Last September, we informed you of the National Labor Relations Board's (Board) decision in Carpenters & Joiners of America whereby union members lawfully held a 16-foot long banner near two medical centers and a restaurant to protest construction contractors that the union claimed paid substandard wages and benefits. On May 26, 2011, the Board relied on its "bannering" decision to determine that a union's use of a stationary 16-foot tall rat balloon in front of a hospital did not violate the National Labor Relations Act (Act). The Board's decision further defines (and expands) the scope of permissible conduct under the Act's secondary boycott provision.
In Sheet Metal Workers Local 15, the union, in an effort to persuade a hospital to stop using a non-union contractor, staged a mock funeral in front of the hospital, displayed placard-like leaflets at vehicle entrances and placed a rat balloon (which was approximately 16 feet tall) about 100 feet from the hospital's front door. After the mock funeral was determined to be lawful, the Board, relying on its earlier "bannering" decision, found no confrontational element with the union's other activities because the displays were stationary and located a sufficient distance from the hospital's vehicle and building entrances. As a result, the Board concluded that the rat balloon and leaflet display did not constitute picketing and was not unlawfully coercive. Rather, the Board characterized the union's use of the rat balloon as "symbolic speech" subject to constitutional protections under the First Amendment.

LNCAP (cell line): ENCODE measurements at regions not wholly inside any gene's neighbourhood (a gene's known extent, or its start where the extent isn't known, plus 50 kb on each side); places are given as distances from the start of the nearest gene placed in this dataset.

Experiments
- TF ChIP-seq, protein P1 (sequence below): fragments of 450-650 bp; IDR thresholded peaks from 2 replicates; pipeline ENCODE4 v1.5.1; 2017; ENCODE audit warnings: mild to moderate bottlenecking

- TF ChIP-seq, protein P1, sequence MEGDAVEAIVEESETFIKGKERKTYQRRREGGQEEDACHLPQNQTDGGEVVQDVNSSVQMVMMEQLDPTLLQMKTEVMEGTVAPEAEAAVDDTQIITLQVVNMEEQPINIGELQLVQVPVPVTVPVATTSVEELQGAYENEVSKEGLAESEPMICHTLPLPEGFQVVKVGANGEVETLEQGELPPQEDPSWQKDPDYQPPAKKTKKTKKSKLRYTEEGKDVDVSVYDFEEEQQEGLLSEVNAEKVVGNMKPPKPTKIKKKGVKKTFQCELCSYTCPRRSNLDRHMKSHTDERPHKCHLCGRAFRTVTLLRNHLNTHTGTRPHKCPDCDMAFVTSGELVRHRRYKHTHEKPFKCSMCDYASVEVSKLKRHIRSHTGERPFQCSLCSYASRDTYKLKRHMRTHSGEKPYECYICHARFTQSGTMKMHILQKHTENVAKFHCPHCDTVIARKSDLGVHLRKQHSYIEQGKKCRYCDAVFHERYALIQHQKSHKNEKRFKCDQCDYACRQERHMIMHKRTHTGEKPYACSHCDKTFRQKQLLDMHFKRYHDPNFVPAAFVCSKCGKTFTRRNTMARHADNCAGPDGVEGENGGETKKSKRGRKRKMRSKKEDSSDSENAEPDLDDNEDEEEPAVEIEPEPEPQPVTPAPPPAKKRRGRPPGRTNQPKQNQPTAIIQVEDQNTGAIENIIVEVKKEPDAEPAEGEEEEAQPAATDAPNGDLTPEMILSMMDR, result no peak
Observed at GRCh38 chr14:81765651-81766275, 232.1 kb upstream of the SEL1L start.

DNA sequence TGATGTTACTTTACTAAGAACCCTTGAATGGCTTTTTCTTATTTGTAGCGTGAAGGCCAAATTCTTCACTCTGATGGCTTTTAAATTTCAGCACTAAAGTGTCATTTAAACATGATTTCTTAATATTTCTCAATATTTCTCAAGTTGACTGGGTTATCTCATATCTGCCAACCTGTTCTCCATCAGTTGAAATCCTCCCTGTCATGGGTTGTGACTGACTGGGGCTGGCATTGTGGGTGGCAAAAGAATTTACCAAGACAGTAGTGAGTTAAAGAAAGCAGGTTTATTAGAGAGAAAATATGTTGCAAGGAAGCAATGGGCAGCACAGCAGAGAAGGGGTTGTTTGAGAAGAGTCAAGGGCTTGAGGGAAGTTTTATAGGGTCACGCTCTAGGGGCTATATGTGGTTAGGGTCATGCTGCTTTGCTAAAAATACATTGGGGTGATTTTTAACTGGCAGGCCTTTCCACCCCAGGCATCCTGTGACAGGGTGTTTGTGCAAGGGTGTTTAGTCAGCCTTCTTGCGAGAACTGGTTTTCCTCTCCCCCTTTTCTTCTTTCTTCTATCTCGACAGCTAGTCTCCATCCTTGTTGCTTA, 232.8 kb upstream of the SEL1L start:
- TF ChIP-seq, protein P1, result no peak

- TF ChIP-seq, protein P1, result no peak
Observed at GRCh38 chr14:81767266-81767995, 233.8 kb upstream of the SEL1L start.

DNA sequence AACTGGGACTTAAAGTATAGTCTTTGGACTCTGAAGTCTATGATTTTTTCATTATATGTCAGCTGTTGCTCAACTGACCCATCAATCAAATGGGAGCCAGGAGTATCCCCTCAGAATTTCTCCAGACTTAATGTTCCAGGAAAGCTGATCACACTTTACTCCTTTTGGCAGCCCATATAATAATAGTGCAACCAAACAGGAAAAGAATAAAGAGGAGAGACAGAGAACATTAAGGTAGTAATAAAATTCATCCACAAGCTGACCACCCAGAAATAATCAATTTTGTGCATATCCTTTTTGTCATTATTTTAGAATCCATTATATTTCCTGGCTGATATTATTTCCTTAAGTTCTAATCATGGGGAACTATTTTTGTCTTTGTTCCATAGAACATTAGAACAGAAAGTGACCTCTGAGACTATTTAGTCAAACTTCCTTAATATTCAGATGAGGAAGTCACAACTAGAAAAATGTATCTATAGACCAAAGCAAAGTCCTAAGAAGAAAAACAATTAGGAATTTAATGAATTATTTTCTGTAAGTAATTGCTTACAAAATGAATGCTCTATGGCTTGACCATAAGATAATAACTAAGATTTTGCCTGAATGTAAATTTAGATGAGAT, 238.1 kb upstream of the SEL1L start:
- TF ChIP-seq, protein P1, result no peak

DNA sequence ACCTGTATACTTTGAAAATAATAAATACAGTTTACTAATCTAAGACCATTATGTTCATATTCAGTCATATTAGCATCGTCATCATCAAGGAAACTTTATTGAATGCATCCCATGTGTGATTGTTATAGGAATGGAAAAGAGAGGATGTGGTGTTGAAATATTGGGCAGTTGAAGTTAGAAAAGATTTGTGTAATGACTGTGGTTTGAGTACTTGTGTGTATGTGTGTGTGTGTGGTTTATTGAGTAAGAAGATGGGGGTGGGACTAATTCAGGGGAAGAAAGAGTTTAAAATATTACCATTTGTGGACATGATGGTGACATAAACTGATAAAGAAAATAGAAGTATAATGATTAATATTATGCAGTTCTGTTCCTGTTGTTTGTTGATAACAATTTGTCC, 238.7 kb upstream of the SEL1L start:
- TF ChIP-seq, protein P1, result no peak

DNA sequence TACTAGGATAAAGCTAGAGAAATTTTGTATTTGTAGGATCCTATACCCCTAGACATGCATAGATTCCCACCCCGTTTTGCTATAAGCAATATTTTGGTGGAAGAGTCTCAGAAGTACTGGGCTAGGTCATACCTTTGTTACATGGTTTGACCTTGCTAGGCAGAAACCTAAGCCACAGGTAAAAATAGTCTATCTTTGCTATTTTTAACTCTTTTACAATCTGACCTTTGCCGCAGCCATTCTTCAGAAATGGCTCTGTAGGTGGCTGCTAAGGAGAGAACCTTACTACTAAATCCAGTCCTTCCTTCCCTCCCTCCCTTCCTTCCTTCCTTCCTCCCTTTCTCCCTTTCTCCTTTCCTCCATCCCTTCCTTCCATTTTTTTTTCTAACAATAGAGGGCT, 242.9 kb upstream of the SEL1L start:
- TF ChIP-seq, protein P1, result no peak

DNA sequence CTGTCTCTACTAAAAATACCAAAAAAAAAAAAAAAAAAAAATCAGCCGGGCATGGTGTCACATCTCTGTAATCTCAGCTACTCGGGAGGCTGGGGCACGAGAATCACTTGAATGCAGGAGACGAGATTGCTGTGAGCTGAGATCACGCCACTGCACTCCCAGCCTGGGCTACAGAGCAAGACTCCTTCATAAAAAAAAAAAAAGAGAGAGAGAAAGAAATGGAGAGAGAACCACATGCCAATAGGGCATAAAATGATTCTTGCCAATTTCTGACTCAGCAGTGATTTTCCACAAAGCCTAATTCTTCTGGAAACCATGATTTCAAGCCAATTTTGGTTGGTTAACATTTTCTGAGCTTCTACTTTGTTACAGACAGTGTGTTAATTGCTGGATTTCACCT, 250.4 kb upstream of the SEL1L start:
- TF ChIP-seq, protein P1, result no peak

The Board's ruling, in conjunction with its "bannering" decision, will undoubtedly lead to an increase in the use of displays, such as balloons and banners, near a secondary employer's place of business. The only caveats appear to be that such displays must remain stationary and be located a sufficient distance from the employer's entrances. Moreover, such banners cannot have the effect of inducing individuals not to pick up, deliver or transport goods or not to perform services.